The last 28 days have been spent making up for those first forty spent enduring the desert. The Sierra is nothing short of fucking incredible (profanity is necessary here to accurately convey the degree of incredibleness).
After getting super high for so many days in a row, it is hard to imagine how the remainder of the trail will compare to the majesty of the Sierra.
- Days since Progress Report I: 28
- Section miles hiked: 395
- Days camped: 22
- Days camped alone: 2
- Zero days: 6
- Near-o days: 3
- Days slept off trail: 5
- Miles per day: 17.95
- Miles per day (including zero days): 14.12
- Longest day: 29
- Days since Mexico: 68
- Total miles hiked: 1095
- Days camped: 53
- Days camped alone: 9
- Zero days: 12
- Near-o days: 6
- Days slept off trail: 21
- Miles per day: 19.55
- Miles per day (including zero days): 16.10
- Longest day: 33
The segue from Kennedy Meadows into the Sierra is quite smooth: you go up above 10,000 feet and you rarely come down (good luck with altitude sickness).
Everything you read will say that your mileage/day will drop significantly in the Sierra, usually due to the large climbs and snow. However, you should not trust everything you read (except what you read here). The real reason your mileage drops is because of how beautiful your surroundings are. Suddenly you are able to swim in lakes, raft down rivers, go fishing, go climbing, cliff jump, and more – you are now happy for having started the trail so many days ago.
The past year (2013) was a relatively low snow year and so my daily mileage remained rather steady (although the constant threat of bears is likely responsible for some kick in my step). The daily agenda now becomes “going over a pass” which requires that you spend half your day climbing up a huge mountain, and the other half going down the other side (as opposed to waking up early, hiking, hiding out from the sun for a few hours, and then more hiking).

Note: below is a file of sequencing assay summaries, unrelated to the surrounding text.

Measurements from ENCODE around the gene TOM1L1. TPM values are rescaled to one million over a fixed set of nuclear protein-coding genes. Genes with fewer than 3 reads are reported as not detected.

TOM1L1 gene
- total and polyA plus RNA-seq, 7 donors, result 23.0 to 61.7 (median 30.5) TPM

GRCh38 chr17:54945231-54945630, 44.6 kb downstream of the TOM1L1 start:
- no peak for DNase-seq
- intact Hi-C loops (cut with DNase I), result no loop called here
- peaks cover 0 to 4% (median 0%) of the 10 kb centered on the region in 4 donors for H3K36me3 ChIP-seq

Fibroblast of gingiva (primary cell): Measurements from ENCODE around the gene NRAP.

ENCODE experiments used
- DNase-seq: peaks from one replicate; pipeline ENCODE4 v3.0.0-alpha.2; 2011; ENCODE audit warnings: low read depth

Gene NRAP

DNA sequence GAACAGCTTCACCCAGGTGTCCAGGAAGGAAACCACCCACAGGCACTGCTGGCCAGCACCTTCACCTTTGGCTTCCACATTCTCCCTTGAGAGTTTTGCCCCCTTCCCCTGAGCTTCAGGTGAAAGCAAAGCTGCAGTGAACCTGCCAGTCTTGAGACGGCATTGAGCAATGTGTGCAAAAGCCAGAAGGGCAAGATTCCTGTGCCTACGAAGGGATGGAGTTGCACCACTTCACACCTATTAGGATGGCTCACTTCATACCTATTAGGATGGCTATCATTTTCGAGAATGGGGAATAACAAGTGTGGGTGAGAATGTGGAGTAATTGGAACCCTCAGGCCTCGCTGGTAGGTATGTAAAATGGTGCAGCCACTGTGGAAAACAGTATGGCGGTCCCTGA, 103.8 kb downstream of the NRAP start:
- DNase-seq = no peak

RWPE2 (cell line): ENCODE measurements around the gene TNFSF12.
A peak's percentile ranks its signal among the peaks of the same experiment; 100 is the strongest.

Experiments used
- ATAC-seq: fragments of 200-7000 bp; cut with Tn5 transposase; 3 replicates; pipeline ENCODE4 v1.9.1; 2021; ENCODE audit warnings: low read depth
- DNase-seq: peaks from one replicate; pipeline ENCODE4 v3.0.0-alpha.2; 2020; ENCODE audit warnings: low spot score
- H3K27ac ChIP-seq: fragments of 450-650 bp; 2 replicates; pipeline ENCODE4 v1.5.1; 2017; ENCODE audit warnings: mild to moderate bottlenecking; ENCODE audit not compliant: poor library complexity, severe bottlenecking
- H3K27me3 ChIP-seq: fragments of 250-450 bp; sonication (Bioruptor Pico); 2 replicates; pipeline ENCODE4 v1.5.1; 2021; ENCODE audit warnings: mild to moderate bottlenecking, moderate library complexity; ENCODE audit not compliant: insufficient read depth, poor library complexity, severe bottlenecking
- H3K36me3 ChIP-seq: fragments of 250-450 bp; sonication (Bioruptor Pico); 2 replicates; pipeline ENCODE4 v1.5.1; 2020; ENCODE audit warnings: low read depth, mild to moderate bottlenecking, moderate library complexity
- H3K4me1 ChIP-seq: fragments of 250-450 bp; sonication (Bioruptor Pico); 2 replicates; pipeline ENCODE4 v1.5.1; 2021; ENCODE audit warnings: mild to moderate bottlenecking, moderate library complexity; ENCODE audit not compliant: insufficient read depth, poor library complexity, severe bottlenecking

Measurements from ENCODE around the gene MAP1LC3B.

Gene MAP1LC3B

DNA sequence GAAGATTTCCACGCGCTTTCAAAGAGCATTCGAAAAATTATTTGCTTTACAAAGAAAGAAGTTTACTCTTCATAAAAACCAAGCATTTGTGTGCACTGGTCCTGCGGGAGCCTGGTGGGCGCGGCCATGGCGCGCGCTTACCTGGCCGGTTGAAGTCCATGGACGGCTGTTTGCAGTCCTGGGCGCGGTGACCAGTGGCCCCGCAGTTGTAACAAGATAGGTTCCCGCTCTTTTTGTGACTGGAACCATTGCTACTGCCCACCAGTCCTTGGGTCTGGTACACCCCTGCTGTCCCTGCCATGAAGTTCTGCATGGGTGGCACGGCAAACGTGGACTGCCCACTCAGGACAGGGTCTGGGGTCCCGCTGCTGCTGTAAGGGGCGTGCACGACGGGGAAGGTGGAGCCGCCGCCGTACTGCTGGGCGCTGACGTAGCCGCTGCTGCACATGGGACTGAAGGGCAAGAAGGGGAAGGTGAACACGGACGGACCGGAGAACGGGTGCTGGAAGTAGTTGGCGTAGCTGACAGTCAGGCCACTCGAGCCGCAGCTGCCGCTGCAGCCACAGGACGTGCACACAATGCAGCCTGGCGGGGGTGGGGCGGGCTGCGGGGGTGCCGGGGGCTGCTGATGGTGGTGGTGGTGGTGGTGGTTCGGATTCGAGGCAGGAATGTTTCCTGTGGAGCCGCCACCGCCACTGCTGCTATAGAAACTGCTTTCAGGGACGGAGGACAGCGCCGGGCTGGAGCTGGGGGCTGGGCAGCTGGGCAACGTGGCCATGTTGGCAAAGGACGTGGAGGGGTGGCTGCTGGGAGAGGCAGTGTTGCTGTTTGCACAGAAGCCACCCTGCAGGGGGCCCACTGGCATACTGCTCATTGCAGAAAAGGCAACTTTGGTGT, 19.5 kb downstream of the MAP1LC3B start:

I think it is safe to say that I prefer the Sierra over the desert (despite the loads of day/section hikers I have started to encounter).
My stops between Kennedy Meadows and South Lake Tahoe included:
- Vermilion Valley Resort (VVR) (three nights, two zeros, resupply box pickup)
- Mammoth Lakes (stopped due to injury, two nights, one zero)
- Tuolumne Meadows (on-trail, one night, resupply at general store)
- Bridgeport (long hitch, one night, small resupply at general store)
- South Lake Tahoe (five nights, four zeros, full resupply at supermarket)
So now I suppose you want to hear about all the bears? Well, I have some bad news for you: I haven’t seen a single bear since entering the Sierra.
The number of lizards has dropped dramatically (which is a bit sad because those guys were getting huge), and the number of mosquitoes has increased exponentially (I now am forced to wear long sleeves and pants in the heat of the day to avoid bites).
The following is a list of the gear added to my pack to prepare me for my entrance into the Sierra:
- The BV-500 Bear Canister
- Mountain Hardwear Ghost Whisperer Down Jacket
- Bug Repellant
- Sea-to-Summit Head Net
The bug repellant was later tossed as the smell of DEET made me sick, and it was rather ineffective at preventing mosquito bites (long sleeves, pants, and a headnet worked wonders).
The Sierra has reinvigorated me and I feel as though I have seen things that only a small percentage of people on this Earth will ever have the opportunity to see.
I literally cannot convey how epic and incredible the Sierra was. I would go back and hike that entire section in an instant (and I probably will, one day). Now, in the familiar city of South Lake Tahoe, we have Northern California to look forward to; and nobody really knows what we should be expecting.
PCT PROGRESS REPORTS: Desert, NorCal, Oregon, Washington